3) Take your own bedding, towels, and soap. This of course makes travel by plane a scary proposition, as lost bags could spell disaster — unlike other travelers, you can’t just go out and buy new things and wash them at a laundromat. Travel by car is still difficult, as bedding and towels can quickly take up extra cargo space. Moving from place to place on a long trip can mean figuring out what to do with wet, dirty towels.
We have done green rooms at Marriott twice — with mixed results. I say “mixed” because one experience was great and the other worse than doing nothing.
The great experience was at the Marriott Residence Inn in Anaheim near Disneyland. We still had to bring sheets and towels for our son, but having our bedding washed in baking soda at least lessened the problems for him just from being around regular detergent-washed bedding, so we didn’t have to bring bedding for us, too. (When he was younger we had to bring towels and bedding for us, too, he was just too sensitive.)
We strung a sign near the door to be sure no one accidentally pulled off his bedding during the week — we didn’t even want vacuuming once we were there — but we had no problems. The staff was really conscientious.
Unfortunately, the one problem we came across was that with no one cleaning the room during the week (our choice), we had no way to leave a tip for the staff that actually did all that extra work up front. At the end of the week, the desk manager told me to leave a check — in her name — and she would be sure the right people got it. All I could do was trust her — who knows whether the staff that did the room preparation received it.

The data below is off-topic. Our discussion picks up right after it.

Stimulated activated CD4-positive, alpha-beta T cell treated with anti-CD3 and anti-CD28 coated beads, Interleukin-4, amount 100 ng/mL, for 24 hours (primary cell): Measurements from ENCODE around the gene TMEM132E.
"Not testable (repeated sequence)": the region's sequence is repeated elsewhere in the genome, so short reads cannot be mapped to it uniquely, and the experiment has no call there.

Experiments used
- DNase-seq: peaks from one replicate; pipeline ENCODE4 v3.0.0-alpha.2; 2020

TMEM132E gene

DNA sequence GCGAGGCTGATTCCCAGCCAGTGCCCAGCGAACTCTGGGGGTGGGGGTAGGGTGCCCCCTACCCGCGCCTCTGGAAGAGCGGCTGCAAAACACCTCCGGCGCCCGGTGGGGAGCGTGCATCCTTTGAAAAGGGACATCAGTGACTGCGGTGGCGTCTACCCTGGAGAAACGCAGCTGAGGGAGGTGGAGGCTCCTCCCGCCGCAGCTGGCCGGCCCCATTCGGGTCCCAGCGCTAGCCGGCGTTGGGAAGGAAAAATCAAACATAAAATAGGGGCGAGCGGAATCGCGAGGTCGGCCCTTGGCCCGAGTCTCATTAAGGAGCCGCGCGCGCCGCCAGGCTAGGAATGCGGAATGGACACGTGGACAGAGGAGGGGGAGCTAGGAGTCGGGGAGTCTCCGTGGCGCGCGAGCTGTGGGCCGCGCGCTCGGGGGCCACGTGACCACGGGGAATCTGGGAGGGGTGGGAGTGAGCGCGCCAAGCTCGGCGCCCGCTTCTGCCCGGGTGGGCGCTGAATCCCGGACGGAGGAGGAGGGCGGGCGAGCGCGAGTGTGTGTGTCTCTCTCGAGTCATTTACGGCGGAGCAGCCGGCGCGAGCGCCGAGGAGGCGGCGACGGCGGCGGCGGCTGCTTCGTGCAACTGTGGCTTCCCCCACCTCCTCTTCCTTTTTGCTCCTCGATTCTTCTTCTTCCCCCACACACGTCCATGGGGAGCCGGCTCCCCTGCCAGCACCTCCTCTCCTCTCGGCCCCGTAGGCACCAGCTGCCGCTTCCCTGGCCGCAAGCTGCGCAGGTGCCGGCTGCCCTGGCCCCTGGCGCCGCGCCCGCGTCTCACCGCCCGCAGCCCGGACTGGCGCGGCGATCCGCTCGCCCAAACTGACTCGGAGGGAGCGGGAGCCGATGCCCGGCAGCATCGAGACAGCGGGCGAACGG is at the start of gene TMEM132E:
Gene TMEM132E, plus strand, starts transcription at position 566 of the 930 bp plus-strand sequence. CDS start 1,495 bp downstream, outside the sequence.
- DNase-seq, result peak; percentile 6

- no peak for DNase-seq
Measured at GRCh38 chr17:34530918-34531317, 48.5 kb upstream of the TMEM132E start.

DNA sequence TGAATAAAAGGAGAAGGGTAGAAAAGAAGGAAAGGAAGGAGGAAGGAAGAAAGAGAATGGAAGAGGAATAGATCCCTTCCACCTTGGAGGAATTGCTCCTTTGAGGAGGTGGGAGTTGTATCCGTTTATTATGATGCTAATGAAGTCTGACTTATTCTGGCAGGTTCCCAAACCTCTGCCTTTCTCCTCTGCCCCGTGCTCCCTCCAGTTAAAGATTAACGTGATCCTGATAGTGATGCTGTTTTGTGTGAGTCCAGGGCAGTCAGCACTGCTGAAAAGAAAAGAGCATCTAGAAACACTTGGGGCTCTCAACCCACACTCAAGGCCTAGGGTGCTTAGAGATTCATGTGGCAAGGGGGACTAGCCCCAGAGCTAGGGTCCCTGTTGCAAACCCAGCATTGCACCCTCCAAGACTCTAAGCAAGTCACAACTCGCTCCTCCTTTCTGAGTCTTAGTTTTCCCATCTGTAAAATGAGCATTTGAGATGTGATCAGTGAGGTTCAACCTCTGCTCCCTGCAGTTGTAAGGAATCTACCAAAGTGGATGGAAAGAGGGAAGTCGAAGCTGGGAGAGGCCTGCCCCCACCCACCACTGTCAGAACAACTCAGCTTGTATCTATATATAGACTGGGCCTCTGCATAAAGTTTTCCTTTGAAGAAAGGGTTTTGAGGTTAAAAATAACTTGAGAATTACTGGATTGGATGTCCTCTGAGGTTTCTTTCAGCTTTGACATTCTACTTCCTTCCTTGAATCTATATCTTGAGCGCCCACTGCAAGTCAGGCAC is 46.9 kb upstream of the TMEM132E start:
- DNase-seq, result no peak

If staying for several days, the “green room” prep can be a huge help. When I made our reservation, I made the request and the Marriott “ADA desk” called me back. I described the problem, gave them my web site, and within a relatively short time, they approved my request.
What didn’t work so well was a stay near San Diego. Something went wrong with the reservation, which was supposed to be for the two nights after we left Anaheim. When we arrived late that night, with sleeping kid in tow, our “guaranteed” green room wasn’t there — they didn’t have a room for us at all. We ended up redirected to another (not-so-close) Marriott location, where they said they could do the proper preparation if we waited.